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Title: Does preschool experience matter? : the relevance of preschool education and home activities for children's cognitive and social development at school entry in rural China
Author: Qi, Xiaofei
ISNI:       0000 0004 5371 8120
Awarding Body: Birkbeck, University of London
Current Institution: Birkbeck (University of London)
Date of Award: 2015
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There has been growing interest in early childhood education and care (ECEC) globally, especially with respect to the possible benefits upon child wellbeing. In China, the government also has put great efforts recently in boosting preschool centre participation nationwide. The urban-rural disparities in the ECEC development, however, are great challenges. Moreover, little is known about the quality of these centre –based preschool programmes, especially in rural areas. Accumulating evidence from studies worldwide, largely from Western countries, indicates that high quality centre-based preschool programmes can be beneficial for child wellbeing. However, the cultural context is an issue of concern. This thesis investigates the relevance of aspects of home and preschool centre environments for children's cognitive and social development at preschool, measured one year before school entry (Phase 1), and later at school entry (Phase 2). The sample included 298 children (Mean age = 69 months, 151 girls) and families clustered in 19 preschool centres from rural China. Multilevel models were applied to the hierarchical data and these multilevel analyses revealed that, less than 10% of the variations in cognitive and social outcomes at school entry were attributable to the preschool-centre differences. After accounting for selected background factors, preschool home activities were relevant to various aspects of cognitive and social development during preschool and at school entry; home activities appeared to be more relevant to social development. Positive associations were found between preschool centre quality (based on ECERS-R and ECERS-E), teachers’ qualifications and developmental outcomes both at preschool and at school entry; preschool centre experience appeared to be more relevant to cognitive development and teacher-report behaviour outcomes. In summary, while child and family background factors such as age, gender, family income and parental education are important, the extent of home activities in the preschool years and preschool centre experience may both exert an independent influence upon children's cognitive and social development before school entry. These findings highlight the importance of higher quality of preschool centre experience and a better home learning environment for child development at school entry in rural China.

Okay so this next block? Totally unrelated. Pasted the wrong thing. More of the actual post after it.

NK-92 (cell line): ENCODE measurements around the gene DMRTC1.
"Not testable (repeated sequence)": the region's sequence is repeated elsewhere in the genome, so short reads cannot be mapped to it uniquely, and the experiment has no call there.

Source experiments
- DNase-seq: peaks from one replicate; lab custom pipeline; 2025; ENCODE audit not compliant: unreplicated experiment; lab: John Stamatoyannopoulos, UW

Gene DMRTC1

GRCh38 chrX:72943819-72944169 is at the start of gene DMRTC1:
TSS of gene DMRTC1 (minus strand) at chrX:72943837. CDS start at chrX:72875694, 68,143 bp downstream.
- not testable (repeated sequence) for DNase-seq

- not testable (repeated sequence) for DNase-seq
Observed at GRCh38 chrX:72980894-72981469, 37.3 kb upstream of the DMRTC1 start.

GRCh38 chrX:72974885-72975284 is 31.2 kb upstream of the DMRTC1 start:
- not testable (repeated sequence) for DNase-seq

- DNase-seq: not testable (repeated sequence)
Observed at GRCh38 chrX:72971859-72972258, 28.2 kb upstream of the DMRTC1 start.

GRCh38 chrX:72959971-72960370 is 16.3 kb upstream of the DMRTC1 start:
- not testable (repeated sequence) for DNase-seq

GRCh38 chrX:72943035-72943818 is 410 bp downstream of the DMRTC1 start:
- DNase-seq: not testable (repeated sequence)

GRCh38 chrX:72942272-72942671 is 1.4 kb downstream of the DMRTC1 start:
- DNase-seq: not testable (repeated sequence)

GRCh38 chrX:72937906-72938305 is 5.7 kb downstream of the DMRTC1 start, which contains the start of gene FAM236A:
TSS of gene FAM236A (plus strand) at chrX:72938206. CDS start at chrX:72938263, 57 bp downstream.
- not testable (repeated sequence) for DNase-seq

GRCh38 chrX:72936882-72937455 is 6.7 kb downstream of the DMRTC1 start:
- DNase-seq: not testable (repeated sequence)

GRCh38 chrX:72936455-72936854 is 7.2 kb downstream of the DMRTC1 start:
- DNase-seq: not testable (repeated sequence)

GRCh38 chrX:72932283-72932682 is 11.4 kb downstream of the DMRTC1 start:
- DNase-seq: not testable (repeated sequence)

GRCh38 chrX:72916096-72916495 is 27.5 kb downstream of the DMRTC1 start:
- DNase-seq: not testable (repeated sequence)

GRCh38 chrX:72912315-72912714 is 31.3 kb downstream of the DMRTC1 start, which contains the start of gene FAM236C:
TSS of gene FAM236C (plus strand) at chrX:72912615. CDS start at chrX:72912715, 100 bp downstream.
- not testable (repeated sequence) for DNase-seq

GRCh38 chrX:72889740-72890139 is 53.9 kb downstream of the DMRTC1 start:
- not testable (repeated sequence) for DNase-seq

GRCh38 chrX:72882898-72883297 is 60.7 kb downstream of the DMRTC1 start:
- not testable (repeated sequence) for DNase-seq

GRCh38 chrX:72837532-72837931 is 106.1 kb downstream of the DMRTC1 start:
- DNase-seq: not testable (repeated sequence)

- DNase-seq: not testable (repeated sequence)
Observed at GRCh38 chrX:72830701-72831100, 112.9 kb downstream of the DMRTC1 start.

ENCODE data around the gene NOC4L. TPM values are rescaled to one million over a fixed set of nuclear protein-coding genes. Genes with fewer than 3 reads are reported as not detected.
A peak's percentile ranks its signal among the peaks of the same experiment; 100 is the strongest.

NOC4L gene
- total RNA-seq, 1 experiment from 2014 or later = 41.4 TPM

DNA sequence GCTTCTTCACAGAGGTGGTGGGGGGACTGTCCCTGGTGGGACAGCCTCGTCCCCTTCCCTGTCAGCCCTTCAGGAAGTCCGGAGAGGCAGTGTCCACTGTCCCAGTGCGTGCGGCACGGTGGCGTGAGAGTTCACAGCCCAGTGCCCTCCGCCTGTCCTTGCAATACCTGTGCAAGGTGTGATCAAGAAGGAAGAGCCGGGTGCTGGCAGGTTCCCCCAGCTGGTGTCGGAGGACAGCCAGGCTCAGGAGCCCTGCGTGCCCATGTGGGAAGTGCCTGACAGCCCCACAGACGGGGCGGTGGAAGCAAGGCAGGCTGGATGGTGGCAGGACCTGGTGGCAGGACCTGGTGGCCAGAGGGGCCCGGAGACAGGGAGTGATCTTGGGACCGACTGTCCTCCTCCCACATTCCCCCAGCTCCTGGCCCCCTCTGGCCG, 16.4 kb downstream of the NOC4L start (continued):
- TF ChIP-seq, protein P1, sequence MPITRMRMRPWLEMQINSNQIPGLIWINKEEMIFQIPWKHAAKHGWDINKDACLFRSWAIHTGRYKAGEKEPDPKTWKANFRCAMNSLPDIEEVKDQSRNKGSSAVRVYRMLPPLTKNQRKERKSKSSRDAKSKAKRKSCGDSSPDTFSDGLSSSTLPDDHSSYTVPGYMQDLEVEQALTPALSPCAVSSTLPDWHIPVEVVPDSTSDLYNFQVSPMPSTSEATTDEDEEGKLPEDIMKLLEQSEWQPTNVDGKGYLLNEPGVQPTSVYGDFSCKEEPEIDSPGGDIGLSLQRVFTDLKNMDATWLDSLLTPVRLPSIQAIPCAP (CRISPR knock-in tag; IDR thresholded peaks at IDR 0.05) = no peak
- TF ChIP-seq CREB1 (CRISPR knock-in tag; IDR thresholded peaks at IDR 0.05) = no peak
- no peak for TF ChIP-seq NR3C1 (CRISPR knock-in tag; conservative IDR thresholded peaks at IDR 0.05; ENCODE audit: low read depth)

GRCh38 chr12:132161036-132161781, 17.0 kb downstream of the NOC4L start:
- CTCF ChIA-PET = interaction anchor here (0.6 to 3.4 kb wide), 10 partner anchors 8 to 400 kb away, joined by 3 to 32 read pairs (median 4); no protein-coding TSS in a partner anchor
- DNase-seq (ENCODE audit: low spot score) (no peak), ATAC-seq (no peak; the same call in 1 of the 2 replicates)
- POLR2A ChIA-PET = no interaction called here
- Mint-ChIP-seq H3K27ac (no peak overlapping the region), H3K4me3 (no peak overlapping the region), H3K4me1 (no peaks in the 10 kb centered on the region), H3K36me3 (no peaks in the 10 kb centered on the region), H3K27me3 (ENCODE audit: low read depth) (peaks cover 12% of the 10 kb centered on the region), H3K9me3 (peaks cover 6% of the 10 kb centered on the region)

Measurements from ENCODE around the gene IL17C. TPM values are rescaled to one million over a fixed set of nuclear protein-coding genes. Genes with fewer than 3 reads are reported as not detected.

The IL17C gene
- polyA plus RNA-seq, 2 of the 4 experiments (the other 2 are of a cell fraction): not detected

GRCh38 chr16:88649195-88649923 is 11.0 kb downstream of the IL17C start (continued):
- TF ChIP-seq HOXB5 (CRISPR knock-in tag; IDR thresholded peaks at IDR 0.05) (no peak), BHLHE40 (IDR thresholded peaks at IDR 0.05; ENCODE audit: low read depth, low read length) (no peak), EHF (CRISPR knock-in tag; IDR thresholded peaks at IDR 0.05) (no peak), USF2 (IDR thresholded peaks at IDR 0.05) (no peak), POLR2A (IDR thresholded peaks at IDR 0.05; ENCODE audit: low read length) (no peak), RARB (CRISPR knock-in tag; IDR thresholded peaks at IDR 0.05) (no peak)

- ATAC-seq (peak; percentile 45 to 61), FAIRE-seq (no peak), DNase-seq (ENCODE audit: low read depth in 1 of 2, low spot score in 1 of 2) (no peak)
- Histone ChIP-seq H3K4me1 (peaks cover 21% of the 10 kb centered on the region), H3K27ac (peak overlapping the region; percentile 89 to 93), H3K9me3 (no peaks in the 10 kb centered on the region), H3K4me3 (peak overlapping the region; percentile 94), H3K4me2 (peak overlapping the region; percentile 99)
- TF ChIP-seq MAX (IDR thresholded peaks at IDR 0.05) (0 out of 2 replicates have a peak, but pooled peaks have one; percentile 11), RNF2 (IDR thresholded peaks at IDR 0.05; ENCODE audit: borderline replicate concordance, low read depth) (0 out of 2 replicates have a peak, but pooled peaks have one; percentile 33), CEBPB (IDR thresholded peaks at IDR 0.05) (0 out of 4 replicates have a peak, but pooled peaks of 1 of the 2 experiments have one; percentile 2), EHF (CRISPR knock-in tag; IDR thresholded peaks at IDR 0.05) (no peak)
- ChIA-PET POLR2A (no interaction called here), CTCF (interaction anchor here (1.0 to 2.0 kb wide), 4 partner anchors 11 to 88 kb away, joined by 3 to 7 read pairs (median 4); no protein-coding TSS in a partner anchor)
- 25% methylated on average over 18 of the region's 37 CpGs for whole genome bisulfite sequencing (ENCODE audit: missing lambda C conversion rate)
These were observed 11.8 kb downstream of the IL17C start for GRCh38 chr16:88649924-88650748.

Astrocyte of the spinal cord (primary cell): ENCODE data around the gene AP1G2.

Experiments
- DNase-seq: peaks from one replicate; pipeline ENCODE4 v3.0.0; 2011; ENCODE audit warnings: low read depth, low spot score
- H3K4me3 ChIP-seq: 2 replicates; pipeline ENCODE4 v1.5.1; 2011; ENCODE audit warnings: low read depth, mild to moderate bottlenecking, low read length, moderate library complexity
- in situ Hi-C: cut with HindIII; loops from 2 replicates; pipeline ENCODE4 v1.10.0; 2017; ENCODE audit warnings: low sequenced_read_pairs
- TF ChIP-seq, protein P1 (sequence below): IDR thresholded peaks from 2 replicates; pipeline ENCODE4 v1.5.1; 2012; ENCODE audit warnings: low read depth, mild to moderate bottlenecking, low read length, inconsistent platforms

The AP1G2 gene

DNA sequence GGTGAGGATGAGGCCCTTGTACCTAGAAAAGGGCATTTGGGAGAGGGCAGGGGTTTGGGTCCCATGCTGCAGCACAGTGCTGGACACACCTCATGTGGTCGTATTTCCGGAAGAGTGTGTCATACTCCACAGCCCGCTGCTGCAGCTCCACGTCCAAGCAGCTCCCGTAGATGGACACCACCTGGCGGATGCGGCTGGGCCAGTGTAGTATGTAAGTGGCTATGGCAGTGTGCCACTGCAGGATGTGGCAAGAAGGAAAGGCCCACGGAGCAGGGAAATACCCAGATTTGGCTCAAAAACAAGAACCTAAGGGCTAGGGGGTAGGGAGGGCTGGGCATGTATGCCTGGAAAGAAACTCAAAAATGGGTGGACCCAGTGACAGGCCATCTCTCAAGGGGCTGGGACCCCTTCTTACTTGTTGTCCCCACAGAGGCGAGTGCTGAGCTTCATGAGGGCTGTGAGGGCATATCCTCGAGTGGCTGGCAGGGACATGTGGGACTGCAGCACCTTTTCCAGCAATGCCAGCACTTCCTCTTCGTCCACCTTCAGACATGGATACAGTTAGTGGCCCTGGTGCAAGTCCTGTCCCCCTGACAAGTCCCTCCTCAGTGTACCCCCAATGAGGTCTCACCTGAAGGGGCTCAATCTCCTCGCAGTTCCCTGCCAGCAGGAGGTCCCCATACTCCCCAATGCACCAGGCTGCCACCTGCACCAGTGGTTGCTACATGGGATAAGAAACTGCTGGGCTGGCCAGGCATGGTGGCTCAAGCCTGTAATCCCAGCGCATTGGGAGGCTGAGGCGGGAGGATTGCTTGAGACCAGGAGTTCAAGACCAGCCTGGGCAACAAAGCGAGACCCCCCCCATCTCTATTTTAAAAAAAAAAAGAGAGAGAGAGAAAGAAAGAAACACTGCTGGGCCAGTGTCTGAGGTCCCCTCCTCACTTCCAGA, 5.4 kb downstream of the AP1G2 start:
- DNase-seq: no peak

Supervisor: Not available Sponsor: Not available
Qualification Name: Thesis (Ph.D.) Qualification Level: Doctoral
EThOS ID:  DOI: Not available